Res. Life offers spring-break tour of civil rights sites

Back to Article
Back to Article

Res. Life offers spring-break tour of civil rights sites

Hang on for a minute...we're trying to find some more stories you might like.


Email This Story






Pilgrims in a historic land

Approximately 50 years after civil rights advocates marched from Selma to Montgomery, Alabama, SLU students will make a pilgrimage to landmark locations of the civil rights movement and discover the continuing legacy it has on today’s social justice issues.

Selma: The Alabama town is one of numerous cities to be visited this spring break. SLU students participated in the seminal march that occurred there in 1965. The University News archives

Selma: The Alabama town is one of numerous cities to be visited this spring break. SLU students participated in the seminal march that occurred there in 1965. The University News archives

The Department of Housing and Residence Life is sponsoring this opportunity for 20 students to take part in the civil rights pilgrimage, March 6-14, during spring break.

“One motivation for the pilgrimage is for students to visit these places and to draw similarities and differences between the kind of the struggle that happened in the 40s, 50s, and 60s, to some current societal equities that are still happening today,” said J.J. Janulis, assistant director for Housing and Residence Life.

Janulis has conducted similar civil rights pilgrimages at Marquette University, where he worked as the coordinator of intercultural engagement.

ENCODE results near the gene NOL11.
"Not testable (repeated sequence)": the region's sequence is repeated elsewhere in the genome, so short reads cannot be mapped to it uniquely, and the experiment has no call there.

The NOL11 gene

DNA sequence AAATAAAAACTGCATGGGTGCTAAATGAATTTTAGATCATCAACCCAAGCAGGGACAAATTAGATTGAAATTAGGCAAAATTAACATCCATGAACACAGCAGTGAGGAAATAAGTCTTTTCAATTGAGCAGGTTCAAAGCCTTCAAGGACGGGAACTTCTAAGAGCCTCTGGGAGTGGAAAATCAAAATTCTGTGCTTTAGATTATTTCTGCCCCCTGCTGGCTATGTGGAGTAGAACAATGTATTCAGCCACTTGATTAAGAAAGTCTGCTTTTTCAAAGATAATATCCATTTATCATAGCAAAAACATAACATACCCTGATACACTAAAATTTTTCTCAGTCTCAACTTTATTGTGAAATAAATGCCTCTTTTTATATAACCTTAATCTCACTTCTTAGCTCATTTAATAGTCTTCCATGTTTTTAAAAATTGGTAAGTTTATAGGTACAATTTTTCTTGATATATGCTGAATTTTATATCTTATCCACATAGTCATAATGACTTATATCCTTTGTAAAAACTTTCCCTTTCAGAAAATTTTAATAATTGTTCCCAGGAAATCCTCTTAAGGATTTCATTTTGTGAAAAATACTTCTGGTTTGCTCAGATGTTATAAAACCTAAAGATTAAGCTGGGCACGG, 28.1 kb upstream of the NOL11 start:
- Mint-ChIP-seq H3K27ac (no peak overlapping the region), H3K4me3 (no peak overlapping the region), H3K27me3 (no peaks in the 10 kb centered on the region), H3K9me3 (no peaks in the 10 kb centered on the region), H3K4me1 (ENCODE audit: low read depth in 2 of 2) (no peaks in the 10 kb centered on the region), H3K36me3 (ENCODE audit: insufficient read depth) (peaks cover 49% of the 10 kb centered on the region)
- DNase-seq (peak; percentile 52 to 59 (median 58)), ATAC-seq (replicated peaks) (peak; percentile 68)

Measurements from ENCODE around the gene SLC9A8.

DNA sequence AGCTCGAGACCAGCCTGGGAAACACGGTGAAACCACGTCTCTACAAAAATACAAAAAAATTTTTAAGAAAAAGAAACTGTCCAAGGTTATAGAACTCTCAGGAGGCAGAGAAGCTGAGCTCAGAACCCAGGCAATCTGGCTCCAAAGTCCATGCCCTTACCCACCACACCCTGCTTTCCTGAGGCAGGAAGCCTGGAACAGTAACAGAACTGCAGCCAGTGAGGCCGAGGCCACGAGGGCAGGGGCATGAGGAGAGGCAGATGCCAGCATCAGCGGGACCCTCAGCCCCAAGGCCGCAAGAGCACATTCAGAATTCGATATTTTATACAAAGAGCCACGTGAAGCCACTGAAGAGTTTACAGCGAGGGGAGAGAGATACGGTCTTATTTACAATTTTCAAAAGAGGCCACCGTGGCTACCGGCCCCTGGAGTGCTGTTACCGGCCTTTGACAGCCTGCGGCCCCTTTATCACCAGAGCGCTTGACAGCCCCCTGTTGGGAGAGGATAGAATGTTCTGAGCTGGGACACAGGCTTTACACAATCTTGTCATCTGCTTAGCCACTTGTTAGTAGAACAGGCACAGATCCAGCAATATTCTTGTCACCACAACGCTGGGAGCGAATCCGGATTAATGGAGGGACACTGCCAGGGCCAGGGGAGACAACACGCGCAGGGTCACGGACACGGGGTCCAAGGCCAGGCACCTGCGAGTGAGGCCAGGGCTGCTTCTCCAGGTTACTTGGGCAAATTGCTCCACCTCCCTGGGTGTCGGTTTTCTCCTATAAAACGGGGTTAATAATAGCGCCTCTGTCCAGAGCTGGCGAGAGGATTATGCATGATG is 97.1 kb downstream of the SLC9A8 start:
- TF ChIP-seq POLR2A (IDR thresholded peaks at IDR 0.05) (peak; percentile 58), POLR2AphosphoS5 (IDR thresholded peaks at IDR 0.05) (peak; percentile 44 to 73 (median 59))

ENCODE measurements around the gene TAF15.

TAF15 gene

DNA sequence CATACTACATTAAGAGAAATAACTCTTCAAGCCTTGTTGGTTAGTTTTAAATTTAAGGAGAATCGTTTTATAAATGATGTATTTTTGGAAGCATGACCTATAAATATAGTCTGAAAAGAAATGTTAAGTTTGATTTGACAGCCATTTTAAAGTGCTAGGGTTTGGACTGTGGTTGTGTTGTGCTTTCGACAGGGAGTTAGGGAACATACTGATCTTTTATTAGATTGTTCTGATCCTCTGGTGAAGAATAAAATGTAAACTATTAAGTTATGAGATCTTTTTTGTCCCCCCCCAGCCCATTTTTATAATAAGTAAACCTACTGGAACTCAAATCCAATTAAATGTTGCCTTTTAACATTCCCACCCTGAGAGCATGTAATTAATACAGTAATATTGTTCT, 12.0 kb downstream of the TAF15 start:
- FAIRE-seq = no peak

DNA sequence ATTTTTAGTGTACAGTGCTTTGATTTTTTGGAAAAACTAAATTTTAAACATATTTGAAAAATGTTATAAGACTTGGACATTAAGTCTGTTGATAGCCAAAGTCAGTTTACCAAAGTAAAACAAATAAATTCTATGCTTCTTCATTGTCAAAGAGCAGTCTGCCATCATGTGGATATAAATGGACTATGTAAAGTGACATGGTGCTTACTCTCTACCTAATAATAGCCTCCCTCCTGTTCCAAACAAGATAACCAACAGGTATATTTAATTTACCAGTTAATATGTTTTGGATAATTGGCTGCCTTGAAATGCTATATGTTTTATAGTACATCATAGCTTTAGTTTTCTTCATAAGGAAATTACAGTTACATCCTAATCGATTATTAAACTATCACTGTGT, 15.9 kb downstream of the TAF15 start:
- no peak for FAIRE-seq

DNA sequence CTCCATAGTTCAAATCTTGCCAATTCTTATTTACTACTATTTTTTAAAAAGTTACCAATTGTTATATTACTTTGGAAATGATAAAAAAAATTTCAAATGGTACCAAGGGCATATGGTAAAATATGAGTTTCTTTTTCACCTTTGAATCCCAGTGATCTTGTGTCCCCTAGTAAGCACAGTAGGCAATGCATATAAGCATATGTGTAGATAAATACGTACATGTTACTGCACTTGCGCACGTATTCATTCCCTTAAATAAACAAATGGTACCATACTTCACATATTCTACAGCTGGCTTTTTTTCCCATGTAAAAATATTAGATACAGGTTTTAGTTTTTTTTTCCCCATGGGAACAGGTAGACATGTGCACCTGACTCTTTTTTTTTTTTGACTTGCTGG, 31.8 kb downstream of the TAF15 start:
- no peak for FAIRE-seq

“I wanted to bring the pilgrimage to SLU because there’s a lot of momentum from Ferguson, a lot of momentum with “Selma”, and I just think that there are so few opportunities for students to do something over spring break that teaches something about our history, our country’s history with civil rights,” said Janulis.

The pilgrimage will start from St. Louis on March 4 and work its way through Memphis, Tennessee, Atlanta, Birmingham, Montgomery, and Selma, Alabama, Jackson, Mississippi, Little Rock, Arkansas—and then back to St. Louis.

Students will explore such sites as the National Civil Rights Museum at the Lorraine Motel in Memphis, the Edmund Pettus Bridge in Selma, and the Medgar Evers home in Jackson.

“Maybe, most importantly, I want the pilgrimage to breathe some life into locations and a movement that I think society would prefer to historicize. So it’s important for us to recognize that these places and these struggles didn’t only exist in history books, but they still happen,” said Janulis.

Students who have already signed up for the pilgrimage have similar motivations for participating.

“Civil rights issues have not ceased since the 1960s, as many have elected to think,” said Emerald Austin, a junior anthropology major. “I really want to get closer to the history of oppression in my own country, and pay homage to those who fought for what was right and deserved for all human beings.”

While keeping these civil rights issues alive is also an important factor for Martin Luther King Jr. scholar Noelle Janak, she is looking for further inspiration. “I think, in this time of great promise and conversation, it is important for me to rediscover why I march and fight so hard for justice,” said Janak, a freshman public health and social justice major.

Janulis hopes that those joining him on his third civil rights pilgrimage will find inspiration and confidence from it.

“What I hope students will learn from this trip, is that in many of these cases, it was one person that started a movement,” said Janulis. “One person can …create a ripple, and that ripple effect will hopefully create some change in society.”

In the future, Janulis hopes to further develop the civil rights pilgrimage into an academic venture.

“Part of my dream is to actually have a priest, a Jesuit, come with us and then actually have this be a part of an academic class,” Janulis said.

Spots are still available. The $200 fee includes travel, lodging and all attraction costs. Payments can be made via SLU Marketplace.

The deadline to sign up for the pilgrimage is Feb. 18.